A Beginner’s Guide to Braiding Challah | The Jewish Week | Food & Wine

A Beginner’s Guide to Braiding Challah

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As I ventured into my first intensive week of baking a challah a day, I anguished about which yeast and flours to use. Did I have the correct equipment? Would the dough rise?  It turned out that each recipe guided me through those hurdles. Not one, however, instructed me in creating the strands for the braids.

Repeatedly through the week, I struggled to lengthen the rounds long enough for braiding. The dough just did not shape easily. Impatient, I found myself dangling dough from one hand and stretching it downward with the other. Or, I held it from the top and jiggled it to stretch by force of gravity. I knew that I was supposed to roll it with my hands on my working surface. It just did not work for me.

I had always associated braided challah with Shabbat. It turned out that initially this Shabbat bread had no special name, having been called broyt (German) or lehem (Hebrew), as I learned from Gil Marks’ Encyclopedia of Jewish Food.

Only in the 15th century, relatively late in Jewish history, did the Jews of Austria and Southern Germany adopt oval, braided loaves following local Teutonic customs. Indeed while challah had other meanings in the biblical materials, it came to be associated with Shabbat loaves probably because of holla, a crone’s wild hair in local lore. Joseph ben Moses of Austria first mentions the term in connection with Sabbath bread in Leket Yosher of 1488 describing the custom of his teacher Israel Isserlein. Some bread experts note that braided breads existed in ancient Egypt. While Sephardi and Mizrachi communities used customary local breads, even flatbreads, braided breads became popular particularly among Ashkenazi Jews.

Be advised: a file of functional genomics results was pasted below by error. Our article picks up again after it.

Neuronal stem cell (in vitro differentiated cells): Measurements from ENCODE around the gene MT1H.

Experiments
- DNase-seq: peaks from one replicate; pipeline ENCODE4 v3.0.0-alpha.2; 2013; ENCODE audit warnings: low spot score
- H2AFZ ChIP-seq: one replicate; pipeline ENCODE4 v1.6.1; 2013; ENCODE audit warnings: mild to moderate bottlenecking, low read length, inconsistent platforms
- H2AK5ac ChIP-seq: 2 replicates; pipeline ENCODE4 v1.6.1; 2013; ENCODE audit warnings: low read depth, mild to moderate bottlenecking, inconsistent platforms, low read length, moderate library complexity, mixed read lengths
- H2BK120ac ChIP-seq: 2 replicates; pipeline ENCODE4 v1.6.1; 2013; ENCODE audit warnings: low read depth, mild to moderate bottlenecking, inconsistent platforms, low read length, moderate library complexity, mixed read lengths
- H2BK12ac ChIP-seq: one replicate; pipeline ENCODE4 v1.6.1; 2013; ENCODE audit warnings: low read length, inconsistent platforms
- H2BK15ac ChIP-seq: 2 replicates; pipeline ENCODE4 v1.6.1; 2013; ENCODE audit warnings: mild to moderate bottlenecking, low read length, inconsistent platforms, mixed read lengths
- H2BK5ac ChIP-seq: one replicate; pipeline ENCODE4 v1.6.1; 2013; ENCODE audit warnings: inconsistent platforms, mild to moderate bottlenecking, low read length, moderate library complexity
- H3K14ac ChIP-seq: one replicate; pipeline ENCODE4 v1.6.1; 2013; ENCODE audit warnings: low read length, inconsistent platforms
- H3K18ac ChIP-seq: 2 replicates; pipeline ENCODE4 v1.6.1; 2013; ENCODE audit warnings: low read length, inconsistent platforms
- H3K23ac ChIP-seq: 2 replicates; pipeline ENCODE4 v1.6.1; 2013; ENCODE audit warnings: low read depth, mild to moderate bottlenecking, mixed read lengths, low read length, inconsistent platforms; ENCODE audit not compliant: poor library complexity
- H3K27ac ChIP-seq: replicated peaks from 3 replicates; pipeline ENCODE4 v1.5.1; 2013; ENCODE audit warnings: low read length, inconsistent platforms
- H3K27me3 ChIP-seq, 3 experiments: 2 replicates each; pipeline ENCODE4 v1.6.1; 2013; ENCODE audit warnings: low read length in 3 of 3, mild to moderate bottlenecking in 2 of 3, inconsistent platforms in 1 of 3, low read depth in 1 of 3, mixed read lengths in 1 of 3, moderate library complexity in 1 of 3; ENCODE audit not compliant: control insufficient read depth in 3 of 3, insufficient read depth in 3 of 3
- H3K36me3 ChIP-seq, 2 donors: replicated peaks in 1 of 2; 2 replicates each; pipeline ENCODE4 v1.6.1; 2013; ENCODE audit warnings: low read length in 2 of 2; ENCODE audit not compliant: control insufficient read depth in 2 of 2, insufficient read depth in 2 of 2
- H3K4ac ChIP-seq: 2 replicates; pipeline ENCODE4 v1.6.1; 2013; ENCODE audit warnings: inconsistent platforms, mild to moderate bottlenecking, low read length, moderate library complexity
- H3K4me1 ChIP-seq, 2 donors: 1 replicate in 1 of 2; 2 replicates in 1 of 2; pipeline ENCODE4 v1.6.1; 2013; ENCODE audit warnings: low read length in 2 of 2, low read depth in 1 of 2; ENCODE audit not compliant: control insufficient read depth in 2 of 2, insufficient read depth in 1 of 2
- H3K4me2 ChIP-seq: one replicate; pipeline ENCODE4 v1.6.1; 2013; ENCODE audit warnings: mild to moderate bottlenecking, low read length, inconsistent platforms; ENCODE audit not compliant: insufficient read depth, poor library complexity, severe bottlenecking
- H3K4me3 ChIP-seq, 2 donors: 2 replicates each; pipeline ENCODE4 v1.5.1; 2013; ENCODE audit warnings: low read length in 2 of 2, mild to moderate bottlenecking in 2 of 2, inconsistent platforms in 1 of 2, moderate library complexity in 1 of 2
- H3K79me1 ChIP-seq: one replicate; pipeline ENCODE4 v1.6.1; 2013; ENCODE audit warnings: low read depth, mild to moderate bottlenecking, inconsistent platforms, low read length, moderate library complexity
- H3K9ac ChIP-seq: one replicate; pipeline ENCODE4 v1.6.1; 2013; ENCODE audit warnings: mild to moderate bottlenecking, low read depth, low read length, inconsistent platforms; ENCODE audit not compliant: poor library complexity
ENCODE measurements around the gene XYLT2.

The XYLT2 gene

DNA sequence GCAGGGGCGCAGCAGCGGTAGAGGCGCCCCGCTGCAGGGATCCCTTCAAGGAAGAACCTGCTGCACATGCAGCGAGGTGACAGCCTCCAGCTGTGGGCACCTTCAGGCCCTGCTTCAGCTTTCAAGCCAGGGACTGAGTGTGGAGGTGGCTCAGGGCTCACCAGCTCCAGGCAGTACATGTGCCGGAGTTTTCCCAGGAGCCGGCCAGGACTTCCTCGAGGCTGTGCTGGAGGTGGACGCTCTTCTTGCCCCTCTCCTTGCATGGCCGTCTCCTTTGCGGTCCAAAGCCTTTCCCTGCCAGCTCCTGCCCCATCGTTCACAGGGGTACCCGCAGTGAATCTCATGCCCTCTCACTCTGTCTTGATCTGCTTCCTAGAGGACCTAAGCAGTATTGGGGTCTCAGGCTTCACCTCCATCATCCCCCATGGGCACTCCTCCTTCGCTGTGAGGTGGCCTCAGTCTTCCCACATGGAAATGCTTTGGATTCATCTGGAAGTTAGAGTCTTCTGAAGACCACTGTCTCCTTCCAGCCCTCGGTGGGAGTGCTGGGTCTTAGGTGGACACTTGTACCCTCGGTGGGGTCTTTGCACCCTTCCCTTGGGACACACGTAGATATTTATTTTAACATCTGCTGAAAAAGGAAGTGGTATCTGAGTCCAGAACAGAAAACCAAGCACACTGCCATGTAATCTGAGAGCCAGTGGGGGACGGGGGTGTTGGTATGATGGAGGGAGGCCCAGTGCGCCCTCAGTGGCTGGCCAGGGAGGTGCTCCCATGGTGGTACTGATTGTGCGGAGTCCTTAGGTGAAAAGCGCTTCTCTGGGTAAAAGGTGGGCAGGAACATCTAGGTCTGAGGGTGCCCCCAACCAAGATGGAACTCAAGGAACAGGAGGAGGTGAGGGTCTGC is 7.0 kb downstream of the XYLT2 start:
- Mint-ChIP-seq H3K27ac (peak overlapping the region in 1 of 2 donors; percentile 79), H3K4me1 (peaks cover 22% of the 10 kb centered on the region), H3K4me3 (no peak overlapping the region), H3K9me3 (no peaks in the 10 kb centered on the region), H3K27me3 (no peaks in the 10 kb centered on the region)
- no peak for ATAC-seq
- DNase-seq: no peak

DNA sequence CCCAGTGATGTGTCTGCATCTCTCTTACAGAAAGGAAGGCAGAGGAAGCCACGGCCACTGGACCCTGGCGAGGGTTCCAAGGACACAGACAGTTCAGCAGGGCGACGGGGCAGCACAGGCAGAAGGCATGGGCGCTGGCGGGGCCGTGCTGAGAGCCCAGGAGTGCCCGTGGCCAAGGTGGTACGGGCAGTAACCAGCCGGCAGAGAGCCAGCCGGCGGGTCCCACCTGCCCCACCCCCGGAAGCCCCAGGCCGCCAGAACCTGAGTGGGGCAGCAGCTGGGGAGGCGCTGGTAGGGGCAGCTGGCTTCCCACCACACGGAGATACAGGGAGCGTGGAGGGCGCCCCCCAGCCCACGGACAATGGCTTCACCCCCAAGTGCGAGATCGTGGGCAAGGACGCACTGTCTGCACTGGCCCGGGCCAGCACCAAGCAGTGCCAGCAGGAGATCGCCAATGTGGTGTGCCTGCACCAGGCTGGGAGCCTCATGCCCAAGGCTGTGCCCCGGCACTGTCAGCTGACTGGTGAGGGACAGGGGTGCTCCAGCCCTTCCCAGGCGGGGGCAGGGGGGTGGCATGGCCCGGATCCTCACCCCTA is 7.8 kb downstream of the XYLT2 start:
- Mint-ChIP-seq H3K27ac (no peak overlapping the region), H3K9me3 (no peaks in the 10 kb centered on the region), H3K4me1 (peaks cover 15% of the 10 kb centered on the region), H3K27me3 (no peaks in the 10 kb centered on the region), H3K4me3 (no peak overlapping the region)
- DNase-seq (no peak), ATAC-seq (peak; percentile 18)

Courtesy Rabbi Deborah Prinz

Certainly, many generations of homemakers and professional bakers had figured out braiding. Yet for me, a beginner, it was the hardest stage. Eventually, I found an online video from Jamie Geller with Reuben Grafton that clarified the mystery. Before shaping the dough, they divide it, tighten and seal it into balls, and set them to rest for 15-30 minutes on a parchment paper covered with plastic wrap to keep them from drying out. This relaxes the gluten and makes the dough more stretchable. This method made it easier to roll the strands, remove bubbles, and keep the seams tight, using oil to smooth over any stubborn joints. Here are two approaches for molding the ropes.

Courtesy Rabbi Deborah Prinz

A. With a rolling pin flatten each piece of dough into a rectangle. Then tightly roll up ropes by hand.

B. Roll by hand using the heel of your palm so that the ends are thinner and middle thicker.

When braiding, some bakers suggest braiding from the middle though others start at the top and work down. Here are some of my favorite video tutorials for shaping the braids into challah:

  • This is a fun overview of ten braiding options in ten minutes. Ignore the background Hebrew chatter.
  • For a six strand challah, which when doubled into two loaves, represents the shewbread of twelve loaves of the ancient Jerusalem Temple.
  • Learn from New York Times food writer Melissa Clark how to fashion a three braid challah or a round challah.
  • For a fun occasion, with a little courage, go for this star burst challah.

Now, I am heading back to the kitchen for more practice braiding.

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